John Lloyd

Germany’s renewed hegemony isn’t something Europe needs to fear

John Lloyd
Aug 22, 2014 06:48 UTC

German Chancellor Merkel attends news conference in Berlin

She can’t help it. Angela Merkel, chancellor of Germany, is the most important leader in Europe. She tries to duck it by exhibiting a modest demeanor, presenting no charisma, no grand pronouncements, no apparent ambition to stamp her views on history. She just carries on.

Yet European leaders vie for her Mona Lisa smile (or is it a smile?). Are we comfortable with Merkel’s influence and power?

No other politician in Europe brings the gravitas she does to a meeting. No other European leader can be so definite about what Europe’s support – which has been expressed, if in varying degrees of intensity, by all member states of the European Union – amounts to as a whole. And her unrivalled, understated leadership in Europe will be again on display.

Merkel travels to Kiev, Ukraine’s capital, this weekend to meet with Petro Poroshenko, the country’s president, to show support and to offer counsel before his meeting early next week with Vladimir Putin in Minsk, Belarus. She met Poroshenko in Berlin before traveling to D-Day memorial celebrations in France in June, and once there, talked with Putin about the crisis in Ukraine. She’s the go-to woman.

Just ask Matteo Renzi, the 39-year-old prime minister of Italy. He grabbed his premiership in an inner-party coup, then solidified his position with 41 percent of the vote in the May European elections, making his left-of-center Democratic Party the largest in the European parliament. Renzi’s political fortunes have been riding high ever since, high enough, it seems, to have emboldened him to approach Merkel with a request to relax her stern observance of the fiscal austerity rules all states using the euro have agreed to. She isn’t budging yet. Italy needs labor reform, higher productivity, and faster and cleaner justice so that foreign investment will flow into the country, Merkel insists. Short of these changes, the German chancellor and her still sterner finance minister, Wolfgang Schauble, believe that any larger assistance or transfers to the country would create more moral hazard.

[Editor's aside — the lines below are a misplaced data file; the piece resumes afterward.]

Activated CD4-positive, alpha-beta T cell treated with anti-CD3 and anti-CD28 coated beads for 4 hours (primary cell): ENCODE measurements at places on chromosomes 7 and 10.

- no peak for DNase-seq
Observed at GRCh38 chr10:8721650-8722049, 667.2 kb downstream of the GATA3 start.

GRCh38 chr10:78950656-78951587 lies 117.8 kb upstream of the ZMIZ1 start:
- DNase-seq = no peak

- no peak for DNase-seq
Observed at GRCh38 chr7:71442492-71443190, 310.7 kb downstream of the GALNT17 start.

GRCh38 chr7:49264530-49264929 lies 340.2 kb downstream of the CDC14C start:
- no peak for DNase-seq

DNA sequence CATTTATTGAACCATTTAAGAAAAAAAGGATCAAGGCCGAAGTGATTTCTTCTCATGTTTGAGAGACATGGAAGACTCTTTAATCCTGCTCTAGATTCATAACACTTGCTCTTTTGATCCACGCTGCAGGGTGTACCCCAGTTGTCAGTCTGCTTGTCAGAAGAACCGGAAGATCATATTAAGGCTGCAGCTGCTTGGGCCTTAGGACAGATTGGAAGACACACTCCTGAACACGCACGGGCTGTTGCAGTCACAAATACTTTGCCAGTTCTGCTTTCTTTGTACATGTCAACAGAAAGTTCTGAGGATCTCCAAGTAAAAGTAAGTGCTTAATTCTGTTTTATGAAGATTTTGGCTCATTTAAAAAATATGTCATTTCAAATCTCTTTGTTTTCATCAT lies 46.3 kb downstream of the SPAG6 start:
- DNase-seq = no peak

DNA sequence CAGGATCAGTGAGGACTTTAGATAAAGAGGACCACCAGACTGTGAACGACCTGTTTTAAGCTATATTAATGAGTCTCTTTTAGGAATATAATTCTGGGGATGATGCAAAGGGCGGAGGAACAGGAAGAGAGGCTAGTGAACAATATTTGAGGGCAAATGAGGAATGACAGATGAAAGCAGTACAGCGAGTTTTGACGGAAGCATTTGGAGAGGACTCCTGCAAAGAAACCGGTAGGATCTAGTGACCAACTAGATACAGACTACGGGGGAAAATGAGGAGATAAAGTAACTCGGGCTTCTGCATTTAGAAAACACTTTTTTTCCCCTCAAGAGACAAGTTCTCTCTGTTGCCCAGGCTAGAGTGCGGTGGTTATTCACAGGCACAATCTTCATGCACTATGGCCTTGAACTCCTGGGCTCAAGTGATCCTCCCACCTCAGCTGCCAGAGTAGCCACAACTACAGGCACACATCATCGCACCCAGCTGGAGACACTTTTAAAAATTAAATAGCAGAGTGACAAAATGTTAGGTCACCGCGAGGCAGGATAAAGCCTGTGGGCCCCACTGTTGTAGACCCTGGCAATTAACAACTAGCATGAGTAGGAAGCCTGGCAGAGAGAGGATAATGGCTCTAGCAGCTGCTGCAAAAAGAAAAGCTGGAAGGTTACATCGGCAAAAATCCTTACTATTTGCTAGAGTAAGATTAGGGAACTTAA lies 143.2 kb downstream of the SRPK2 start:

The beautiful folly of the European experiment

John Lloyd
Nov 18, 2011 16:15 UTC

We Europeans are in the mud of agony, but our hearts are among the stars of bliss. Our anthem is Beethoven’s setting – in the last movement of his 9th Symphony – of Schiller’s Ode to Joy, a work of transcendent romantic idealism, above all in its central claim – “All men will be brothers!” (“Alle menschen werden bruder”: in the fashion of the time, Schiller meant all humanity).

Adopted as Europe’s official anthem 40 years ago, it is supposed to be played rather than sung – one wouldn’t want to give the impression that Germans dominated the continent!  But it is sometimes voiced, as in 2004, when an orchestra was playing it on the German-Polish border on the occasion of Poland’s accession to the European Union, and the crowd sang Schiller’s words. Given Polish-German history, to sing that humanity will be united in love was a moving event.

The union of Europe was conceived and furthered in much that same vaulting romantic spirit. To be sure, it had its feet on the ground: a coal and steel community was the foundation of the Union. Among its most solid – and perhaps most lasting – achievements are in furthering common rules for trade, for investment and for services: the common market.